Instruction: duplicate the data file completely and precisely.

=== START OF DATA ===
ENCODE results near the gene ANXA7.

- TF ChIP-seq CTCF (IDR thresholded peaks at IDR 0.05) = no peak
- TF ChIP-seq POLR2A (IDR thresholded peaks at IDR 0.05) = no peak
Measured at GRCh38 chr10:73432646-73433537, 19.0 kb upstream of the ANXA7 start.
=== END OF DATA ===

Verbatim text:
ENCODE results near the gene ANXA7.

- TF ChIP-seq CTCF (IDR thresholded peaks at IDR 0.05) = no peak
- TF ChIP-seq POLR2A (IDR thresholded peaks at IDR 0.05) = no peak
Measured at GRCh38 chr10:73432646-73433537, 19.0 kb upstream of the ANXA7 start.